Summary: Join Gaea as she reflects on her time serving in Vanuatu.
Author: Gaea Dill-D'Ascoli
Peace Corps Volunteers are often treated as experts. For the most part, we aren’t. I arrived in Vanuatu as a 25 year-old with a penchant for talking about sex, a love of languages, and a wild sense of adventure. None of that made me an expert. I wasn’t then, and I’m still not now, an expert in anything.
Because of the perception of expertise, it is easy to view Peace Corps as a one-sided exchange. “Here is the educated American, coming to provide information to the uneducated host country nationals!” This is not at all how it is.
I knew the format of grant writing, but I didn’t speak French so I couldn’t apply for grants from the French Embassy. I co-wrote those grants with members of my community, all of whom spoke French, Bislama, Apma, and a smattering of English, Sa, and whatever else they’d picked up. (I never learned French, despite 2 years teaching at a French school.) I could talk about how toilets worked all day, but I had no idea how the water supply worked and if it would support more toilets. My community knew that it couldn’t and chose to create improved pit toilets instead of the fancier flushing toilets. They were proved very right when the water stopped working 6 months into my service and I spent the next 18 months showering when it rained and hauling drinking water from the next village.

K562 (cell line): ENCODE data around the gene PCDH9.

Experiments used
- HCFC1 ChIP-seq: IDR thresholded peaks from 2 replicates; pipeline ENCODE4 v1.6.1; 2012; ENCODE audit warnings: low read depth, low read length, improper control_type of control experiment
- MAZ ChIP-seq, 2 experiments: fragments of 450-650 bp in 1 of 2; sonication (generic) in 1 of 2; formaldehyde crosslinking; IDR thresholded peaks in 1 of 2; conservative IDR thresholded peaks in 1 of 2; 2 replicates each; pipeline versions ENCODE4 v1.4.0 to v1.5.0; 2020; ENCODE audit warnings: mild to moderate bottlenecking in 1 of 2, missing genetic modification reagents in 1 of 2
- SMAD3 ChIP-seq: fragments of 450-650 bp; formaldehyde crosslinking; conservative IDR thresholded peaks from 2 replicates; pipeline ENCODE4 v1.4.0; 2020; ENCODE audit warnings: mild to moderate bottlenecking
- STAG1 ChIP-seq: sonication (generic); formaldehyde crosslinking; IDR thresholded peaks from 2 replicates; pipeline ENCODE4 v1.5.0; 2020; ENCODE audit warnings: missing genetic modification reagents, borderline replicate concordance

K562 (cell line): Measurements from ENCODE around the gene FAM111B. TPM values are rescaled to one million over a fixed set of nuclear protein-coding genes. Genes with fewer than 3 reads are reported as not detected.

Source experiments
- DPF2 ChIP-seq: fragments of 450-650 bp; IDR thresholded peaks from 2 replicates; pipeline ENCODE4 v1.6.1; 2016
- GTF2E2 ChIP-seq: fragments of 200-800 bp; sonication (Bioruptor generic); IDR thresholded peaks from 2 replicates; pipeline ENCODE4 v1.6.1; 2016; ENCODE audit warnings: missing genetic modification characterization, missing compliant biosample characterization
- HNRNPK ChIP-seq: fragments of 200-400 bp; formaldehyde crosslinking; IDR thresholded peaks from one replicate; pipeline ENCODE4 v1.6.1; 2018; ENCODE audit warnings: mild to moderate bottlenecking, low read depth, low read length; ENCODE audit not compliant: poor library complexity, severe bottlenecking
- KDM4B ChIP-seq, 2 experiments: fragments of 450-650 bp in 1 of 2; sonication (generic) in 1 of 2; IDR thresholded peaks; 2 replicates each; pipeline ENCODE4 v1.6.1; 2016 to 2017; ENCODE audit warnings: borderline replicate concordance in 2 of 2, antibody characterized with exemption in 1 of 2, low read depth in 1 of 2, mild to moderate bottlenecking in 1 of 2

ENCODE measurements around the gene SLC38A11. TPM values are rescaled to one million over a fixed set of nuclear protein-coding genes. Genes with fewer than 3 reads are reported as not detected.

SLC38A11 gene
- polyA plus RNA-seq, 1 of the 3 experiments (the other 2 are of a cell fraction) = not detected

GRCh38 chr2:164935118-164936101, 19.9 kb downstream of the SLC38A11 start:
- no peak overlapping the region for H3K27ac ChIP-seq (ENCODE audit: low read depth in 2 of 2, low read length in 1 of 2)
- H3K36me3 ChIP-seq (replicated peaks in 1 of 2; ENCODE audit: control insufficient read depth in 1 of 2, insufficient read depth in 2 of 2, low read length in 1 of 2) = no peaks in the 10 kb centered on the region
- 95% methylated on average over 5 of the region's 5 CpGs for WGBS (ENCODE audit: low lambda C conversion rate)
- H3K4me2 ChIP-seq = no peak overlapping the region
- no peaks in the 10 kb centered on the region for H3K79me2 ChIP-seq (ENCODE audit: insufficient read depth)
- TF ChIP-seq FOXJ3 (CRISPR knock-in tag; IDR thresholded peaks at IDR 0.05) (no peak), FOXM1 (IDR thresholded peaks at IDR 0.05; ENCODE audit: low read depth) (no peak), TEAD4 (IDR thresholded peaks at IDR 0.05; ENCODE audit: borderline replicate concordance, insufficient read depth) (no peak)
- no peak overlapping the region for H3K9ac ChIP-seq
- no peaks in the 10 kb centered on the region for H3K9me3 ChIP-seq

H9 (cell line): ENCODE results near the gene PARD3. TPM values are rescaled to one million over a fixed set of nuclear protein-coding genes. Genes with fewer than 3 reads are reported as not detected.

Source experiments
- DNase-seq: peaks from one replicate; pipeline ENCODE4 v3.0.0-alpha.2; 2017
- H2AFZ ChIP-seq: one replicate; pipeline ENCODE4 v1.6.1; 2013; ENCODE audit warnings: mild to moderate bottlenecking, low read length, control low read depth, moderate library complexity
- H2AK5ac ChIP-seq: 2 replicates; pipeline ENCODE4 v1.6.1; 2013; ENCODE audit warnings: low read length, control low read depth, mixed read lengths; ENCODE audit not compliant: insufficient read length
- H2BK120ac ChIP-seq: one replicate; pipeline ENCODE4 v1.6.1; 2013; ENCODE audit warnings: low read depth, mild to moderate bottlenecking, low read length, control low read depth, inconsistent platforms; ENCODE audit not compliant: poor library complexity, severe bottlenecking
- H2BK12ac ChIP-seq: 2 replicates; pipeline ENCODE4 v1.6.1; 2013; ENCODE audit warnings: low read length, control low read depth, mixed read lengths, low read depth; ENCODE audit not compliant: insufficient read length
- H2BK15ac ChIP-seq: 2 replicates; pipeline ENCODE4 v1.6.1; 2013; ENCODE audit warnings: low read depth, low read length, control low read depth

It was even more basic than that. For all my college education, I had no idea how to feed myself on the island. I was so bad at walking in the slippery silt-mud of Pentecost that at one point an 8 year-old escorted me home. By the time we reached my house, he had taken my basket and the pumpkin I was carrying and was still holding my hand so I didn’t fall. It was a very dignified moment.
The more you put in, the more you get back. I got back a set of values that holds community and people in the highest regard. I got back hours of laughter and slices of fresh pineapple. I got back 2 new languages (but not French). In exchange, I left part of myself on a little chain of islands. Part of my heart is tucked among the coconut trees and buried in the silt-mud of Pentecost. A piece of me belongs forever in the photo room at the WanSmol Bag Youth Center and watching the dancers in the common area. I still dream in Bislama and try to buy sutsut instead of chayote.
When it is done well, Peace Corps is an exchange. It is a partnership among many people for the good of the individuals, community, countries, and world. I still think I got the most out of my exchange.